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At times, policy practitioners operating under a risk-management paradigm may be led to undertake actions intended to provide some insurance against the emergence of especially adverse outcomes. For example, following the Russian debt default in the fall of 1998, the Federal Open Market Committee (FOMC) eased policy despite our perception that the economy was expanding at a satisfactory pace and that, even without a policy initiative, was likely to continue to do so.3 We eased policy because we were concerned about the low-probability risk that the default might severely disrupt domestic and international financial markets, with outsized adverse feedback to the performance of the U.S. economy.

The product of a low-probability event and a severe outcome, should it occur, was judged a larger threat than the possible adverse consequences of insurance that might prove unnecessary. The cost--or premium--of the financial-contagion insurance was the associated increase in the risk of higher inflation at some future date. This cost was viewed as relatively low at the time, largely because increased competition, driven by globalization, thwarted employers' ability to pass through higher labor costs into prices. Given the Russian default, the benefits of the unusual policy action were deemed to outweigh its costs.

Such a cost-benefit analysis is an ongoing part of monetary policy decisionmaking, and tips more toward monetary ease when the fallout from a contractionary event such as the Russian default seems increasingly likely and its occurrence seems especially costly. Conversely, in 1979, with inflation threatening to get out of control, the cost to the economy of a major withdrawal of liquidity was judged far less than the potential long-term consequences of leaving accelerating prices unaddressed.

* * *

In implementing a risk-management approach to policy, we must confront the fact that only a limited number of risks can be quantified with any confidence. And even these risks are generally quantifiable only if we accept the assumption that the future will replicate the past. Other risks are essentially unquantifiable--representing Knightian uncertainty, if you will--because we may not fully appreciate even the full range of possibilities, let alone each possibility's likelihood. As a result, risk management often involves significant judgment on the part of policymakers, as we evaluate the risks of different events and the probability that our actions will alter those risks.

For such judgment, we policymakers, rather than relying solely on the specific linkages expressed in our formal models, have tended to draw from broader, though less mathematically precise, hypotheses of how the world works. For example, inference of how market participants might respond to a monetary policy initiative may need to reference past behavior during a period only roughly comparable to the current situation.

Some critics have argued that such an approach to policy is too undisciplined--judgmental, seemingly discretionary, and difficult to explain. The Federal Reserve should, some conclude, attempt to be more formal in its operations by tying its actions solely to the prescriptions of a formal policy rule. That any approach along these lines would lead to an improvement in economic performance, however, is highly doubtful. Our problem is not the complexity of our models but the far greater complexity of a world economy whose underlying linkages appear to be in a continual state of flux.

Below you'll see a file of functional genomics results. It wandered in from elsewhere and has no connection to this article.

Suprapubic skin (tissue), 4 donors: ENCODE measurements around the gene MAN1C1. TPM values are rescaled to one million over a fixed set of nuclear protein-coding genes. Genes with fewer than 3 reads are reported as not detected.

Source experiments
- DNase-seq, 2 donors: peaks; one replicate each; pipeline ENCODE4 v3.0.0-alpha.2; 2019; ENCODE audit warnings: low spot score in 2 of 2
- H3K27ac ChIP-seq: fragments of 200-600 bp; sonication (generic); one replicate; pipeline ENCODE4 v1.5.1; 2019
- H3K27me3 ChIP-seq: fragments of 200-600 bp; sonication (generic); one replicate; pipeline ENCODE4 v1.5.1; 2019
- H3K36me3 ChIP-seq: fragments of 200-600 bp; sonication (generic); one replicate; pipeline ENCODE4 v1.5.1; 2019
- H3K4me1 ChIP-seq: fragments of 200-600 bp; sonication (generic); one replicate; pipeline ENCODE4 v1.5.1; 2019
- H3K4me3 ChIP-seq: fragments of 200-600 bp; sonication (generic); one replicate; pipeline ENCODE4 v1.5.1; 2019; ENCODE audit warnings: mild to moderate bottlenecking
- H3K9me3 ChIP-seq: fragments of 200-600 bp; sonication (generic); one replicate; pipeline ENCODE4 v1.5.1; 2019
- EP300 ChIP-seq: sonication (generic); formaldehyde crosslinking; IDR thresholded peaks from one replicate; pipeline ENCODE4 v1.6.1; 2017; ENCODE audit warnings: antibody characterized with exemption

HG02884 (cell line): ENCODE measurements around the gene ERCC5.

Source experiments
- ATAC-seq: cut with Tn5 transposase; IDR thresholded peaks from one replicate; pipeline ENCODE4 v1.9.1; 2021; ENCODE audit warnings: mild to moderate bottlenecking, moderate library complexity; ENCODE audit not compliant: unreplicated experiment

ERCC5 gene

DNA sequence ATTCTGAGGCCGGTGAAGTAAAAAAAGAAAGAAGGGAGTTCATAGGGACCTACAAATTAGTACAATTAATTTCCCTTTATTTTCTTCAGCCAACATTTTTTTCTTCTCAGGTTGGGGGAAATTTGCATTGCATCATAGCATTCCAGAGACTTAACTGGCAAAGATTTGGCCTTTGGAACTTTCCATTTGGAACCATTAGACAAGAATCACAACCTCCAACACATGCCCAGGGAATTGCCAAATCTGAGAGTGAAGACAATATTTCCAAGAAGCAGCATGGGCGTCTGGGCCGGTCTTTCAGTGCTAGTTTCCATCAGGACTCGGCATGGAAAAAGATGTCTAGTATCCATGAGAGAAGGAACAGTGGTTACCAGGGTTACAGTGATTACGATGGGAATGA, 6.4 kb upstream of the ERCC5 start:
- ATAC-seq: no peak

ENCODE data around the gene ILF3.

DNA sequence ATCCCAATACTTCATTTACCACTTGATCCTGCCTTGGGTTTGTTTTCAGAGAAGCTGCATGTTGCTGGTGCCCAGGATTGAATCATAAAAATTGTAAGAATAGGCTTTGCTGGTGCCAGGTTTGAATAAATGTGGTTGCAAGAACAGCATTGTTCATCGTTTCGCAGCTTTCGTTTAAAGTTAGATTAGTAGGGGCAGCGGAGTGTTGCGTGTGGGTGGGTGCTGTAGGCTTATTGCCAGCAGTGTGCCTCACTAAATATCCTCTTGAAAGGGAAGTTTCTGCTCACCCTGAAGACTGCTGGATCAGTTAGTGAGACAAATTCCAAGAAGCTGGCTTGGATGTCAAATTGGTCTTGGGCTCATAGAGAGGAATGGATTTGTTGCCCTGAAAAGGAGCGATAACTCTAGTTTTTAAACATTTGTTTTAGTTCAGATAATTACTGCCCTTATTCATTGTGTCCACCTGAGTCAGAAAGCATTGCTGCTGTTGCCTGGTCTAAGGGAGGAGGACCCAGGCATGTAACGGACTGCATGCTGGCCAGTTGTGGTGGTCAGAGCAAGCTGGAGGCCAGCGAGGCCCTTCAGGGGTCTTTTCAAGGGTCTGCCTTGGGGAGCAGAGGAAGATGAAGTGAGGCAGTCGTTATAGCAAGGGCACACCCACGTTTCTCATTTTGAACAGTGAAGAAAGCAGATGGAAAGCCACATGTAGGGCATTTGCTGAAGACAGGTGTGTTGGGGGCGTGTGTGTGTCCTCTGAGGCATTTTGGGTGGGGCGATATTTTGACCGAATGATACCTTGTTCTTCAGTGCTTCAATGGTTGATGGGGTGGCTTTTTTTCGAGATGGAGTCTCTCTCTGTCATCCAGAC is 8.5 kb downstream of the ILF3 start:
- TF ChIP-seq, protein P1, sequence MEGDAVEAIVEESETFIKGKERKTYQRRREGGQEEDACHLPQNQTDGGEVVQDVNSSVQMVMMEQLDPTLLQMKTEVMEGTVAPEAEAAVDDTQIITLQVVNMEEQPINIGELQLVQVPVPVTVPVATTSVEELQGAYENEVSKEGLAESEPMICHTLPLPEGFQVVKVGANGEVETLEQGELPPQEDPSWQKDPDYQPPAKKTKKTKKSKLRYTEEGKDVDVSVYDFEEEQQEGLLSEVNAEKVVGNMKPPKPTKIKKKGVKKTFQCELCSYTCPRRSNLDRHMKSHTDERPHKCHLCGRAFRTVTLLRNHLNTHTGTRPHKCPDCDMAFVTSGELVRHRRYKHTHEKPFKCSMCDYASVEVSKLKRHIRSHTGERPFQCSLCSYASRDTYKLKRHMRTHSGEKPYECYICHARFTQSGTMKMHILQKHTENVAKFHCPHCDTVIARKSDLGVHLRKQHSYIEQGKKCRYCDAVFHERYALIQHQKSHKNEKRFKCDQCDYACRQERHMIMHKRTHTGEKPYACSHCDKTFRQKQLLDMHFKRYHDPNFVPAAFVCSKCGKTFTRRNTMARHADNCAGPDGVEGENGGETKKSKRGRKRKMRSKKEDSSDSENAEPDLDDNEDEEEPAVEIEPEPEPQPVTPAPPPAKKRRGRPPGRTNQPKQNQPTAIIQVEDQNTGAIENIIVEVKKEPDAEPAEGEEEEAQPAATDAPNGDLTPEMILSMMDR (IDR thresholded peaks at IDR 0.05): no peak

Rules by their nature are simple, and when significant and shifting uncertainties exist in the economic environment, they cannot substitute for risk-management paradigms, which are far better suited to policymaking. Were we to introduce an interest rate rule, how would we judge the meaning of a rule that posits a rate far above or below the current rate? Should policymakers adjust the current rate to that suggested by the rule? Should we conclude that this deviation is normal variance and disregard the signal? Or should we assume that the parameters of the rule are misspecified and adjust them to fit the current rate? Given errors in our underlying data, coupled with normal variance, we might not know the correct course of action for a considerable time. Partly for these reasons, the prescriptions of formal interest rate rules are best viewed only as helpful adjuncts to policy, as indeed many proponents of policy rules have suggested.

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In summary then, monetary policy based on risk management appears to be the most useful regime by which to conduct policy. The increasingly intricate economic and financial linkages in our global economy, in my judgment, compel such a conclusion. Over the next couple of days, we will have the opportunity to consider in greater detail some important changes in our economic and financial systems and their implications for the conduct of monetary policy. As always, I look forward to an engaging discussion.


1. Nonetheless, in the tradition of Milton Friedman, it is difficult to disregard the long-run relationship between money and prices. In particular, since 1959 unit money supply, the ratio of M2 to real GDP, has increased at an annual rate of 3.7 percent and GDP prices have risen 3.8 percent per year. (A consistent time-series for M2 is available back to 1959. Among other changes, deposit data at a daily frequency were incorporated in measures of the monetary aggregates as of that date.)  Return to text

2. William Brainard, "Uncertainty and the Effectiveness of Monetary Policy," American Economic Review, May 1967, pp. 411-25.  Return to text

3. See minutes of the FOMC meeting of September 29, 1998.  Return to text

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2003 Speeches